Conference organizers:
Anne Goldgar, University of Southern California
Ethan Matt Kavaler, University of Toronto

Craft and Crafting in the Early Modern World


Friday & Saturday, May 3 & 4, 2024

Huntington Library
1151 Oxford Road, San Marino, CA
Ahmanson Classroom
9:30 –5:00 pm (PT)

See the conference program for a detailed schedule.

Register by April 25.

Notions of craft and crafting have become central to the humanities in the past twenty years, even as their implications have come under increasing scrutiny, and the very definition of these terms has been revisited. The philosopher Richard Sennett has explored crafting as an essential human activity, relating individuals to their environment. Sennett has stressed that the transference of craft techniques from one medium to another is a significant aspect of innovation. The historian Pamela Smith has understood crafting as an epistemological enterprise, a way of knowing the world and its interface with humankind. The anthropologist Alfred Gell has explored the sense of “enchantment” or magic that obtains when the manufacture of extremely skillful craft cannot be readily understood. And the curator Namita Gupta Wiggers has called attention to craft as performance within the “craftscape.”

People craft artworks and utilitarian objects. But texts and musical compositions and performances can also be seen as crafted entities. Feminist crafting and the practice of “craftivism” subvert traditional aesthetic categories, patriarchal hierarchies, and preconceptions about artistic authority. Religious identities and beliefs can likewise be crafted. The act of crafting can be material or immaterial, its products aesthetic, intellectual, social, or political, and the protean nature of the idea of craft—as skill, as knowledge, as profession, as deceit, as performance, among others—can be tracked through its uses in the English language: stagecraft, statecraft, witchcraft, and, in Barbara J. Fields and Karen E. Fields’s influential formulation, racecraft.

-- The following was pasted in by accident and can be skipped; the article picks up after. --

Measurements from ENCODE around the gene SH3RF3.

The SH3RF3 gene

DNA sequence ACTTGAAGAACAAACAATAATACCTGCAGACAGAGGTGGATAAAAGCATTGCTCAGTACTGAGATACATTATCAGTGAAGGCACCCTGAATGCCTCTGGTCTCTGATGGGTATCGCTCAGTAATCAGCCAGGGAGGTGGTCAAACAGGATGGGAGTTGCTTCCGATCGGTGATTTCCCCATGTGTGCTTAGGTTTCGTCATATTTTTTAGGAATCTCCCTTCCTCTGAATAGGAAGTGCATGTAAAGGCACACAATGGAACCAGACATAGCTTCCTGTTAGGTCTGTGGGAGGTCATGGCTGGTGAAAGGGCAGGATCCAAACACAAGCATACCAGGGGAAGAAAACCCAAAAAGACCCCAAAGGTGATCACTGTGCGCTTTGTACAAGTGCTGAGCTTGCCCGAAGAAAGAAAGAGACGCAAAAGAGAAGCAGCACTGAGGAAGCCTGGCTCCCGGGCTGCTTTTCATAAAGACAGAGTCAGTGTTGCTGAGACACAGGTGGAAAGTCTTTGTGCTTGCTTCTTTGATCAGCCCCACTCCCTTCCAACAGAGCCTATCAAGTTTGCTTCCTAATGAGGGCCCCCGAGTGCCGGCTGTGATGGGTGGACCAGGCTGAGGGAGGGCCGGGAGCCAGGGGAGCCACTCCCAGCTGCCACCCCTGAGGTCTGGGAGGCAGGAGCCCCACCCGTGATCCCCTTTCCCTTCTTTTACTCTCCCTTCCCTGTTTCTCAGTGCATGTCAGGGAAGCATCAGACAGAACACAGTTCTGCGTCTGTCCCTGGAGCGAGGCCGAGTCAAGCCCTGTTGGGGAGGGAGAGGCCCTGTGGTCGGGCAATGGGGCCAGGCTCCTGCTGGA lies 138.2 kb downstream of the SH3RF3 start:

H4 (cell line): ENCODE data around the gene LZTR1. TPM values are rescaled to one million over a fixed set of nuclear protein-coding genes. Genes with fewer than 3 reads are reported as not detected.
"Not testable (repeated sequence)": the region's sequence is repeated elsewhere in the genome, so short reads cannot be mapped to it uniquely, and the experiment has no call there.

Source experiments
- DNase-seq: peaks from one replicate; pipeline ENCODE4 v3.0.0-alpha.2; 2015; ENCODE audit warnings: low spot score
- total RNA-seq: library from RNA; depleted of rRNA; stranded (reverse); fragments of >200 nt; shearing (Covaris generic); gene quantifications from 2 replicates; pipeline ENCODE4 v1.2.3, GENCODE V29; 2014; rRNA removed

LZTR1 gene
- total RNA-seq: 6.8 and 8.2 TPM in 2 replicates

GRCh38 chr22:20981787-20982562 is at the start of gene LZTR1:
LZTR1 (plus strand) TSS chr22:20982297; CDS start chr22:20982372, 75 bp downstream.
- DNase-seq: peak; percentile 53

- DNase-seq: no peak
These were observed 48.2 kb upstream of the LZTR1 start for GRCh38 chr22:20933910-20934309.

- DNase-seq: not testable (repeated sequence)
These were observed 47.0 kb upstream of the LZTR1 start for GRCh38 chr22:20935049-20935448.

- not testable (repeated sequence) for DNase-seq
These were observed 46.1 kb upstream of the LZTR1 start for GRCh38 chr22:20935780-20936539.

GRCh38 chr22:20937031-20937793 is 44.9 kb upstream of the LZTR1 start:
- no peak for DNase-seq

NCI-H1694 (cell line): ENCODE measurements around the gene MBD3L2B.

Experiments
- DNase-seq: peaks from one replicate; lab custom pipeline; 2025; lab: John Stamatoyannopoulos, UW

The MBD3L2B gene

How was skilled making defined, classified, valued (or unvalued), and socially organized in the early modern period? How were skills of craft acquired, maintained, transmitted, kept secret, forgotten, or suppressed? How do the products of crafting bear witness to their creation? What power structures (of class, gender, race, sexuality, religion, and imperialism) lie behind the notions of craft and how are the products of crafting treated?

This is a joint conference of the USC-Huntington Early Modern Studies Institute and the Centre for Renaissance and Reformation Studies at the University of Toronto.




“Crafting Narratives and Dividing Time in Early Modern Historical Writing”


“Compositional Craft and Musical Symbolism in 15th-century Song”

Laura Hutchingame, University of California, Los Angeles


“Ship Hull Ceilings and the Dialogue Between Crafts”

Laura Hutchingame

Richard Ibarra, University of Southern California


“Crafting Reputation on Stone and Canvas across the 16th-Century Atlantic”

Richard Ibarra

Ethan Matt Kavalar, University of Toronto


“Crafting between the Lines: Anton Pilgram’s Vienna Pulpit”

Matt Kavaler


“Hurricanes and Hammocks: Indigenous Craft Knowledge and the Myth of Settler Scientific Supremacy”


“‘Perfect Mistress of her Needle’: Enslaved Lives and Sartorial Repurposing”


“Glued, Clung, Candied, Baked”


“A Fragile Triumph: Charles V’s Glass Entry into Brussels”


“Layered Refractions: Crafting Lithic Translucency in Early Modern Hardstone Inlay (1580-1630)”


“The Schemes of Redemption in Paradise Lost


“Lawrence Sterne’s Marbled Page: Historical Construction and the Archive”


“Friction: Robinson Crusoe and the Technology of Violence”


“Ink, Paper, Glue, Pins: Making Manuscript Playbooks in Early Modern England”


“Flower Girls: Crafting Childhood”

Image: Nicolas de Largillière, James IV Roettiers de La Tour, c. 1730, oil on canvas. Courtesy of the Huntington Library, Art Museum, and Botanical Gardens.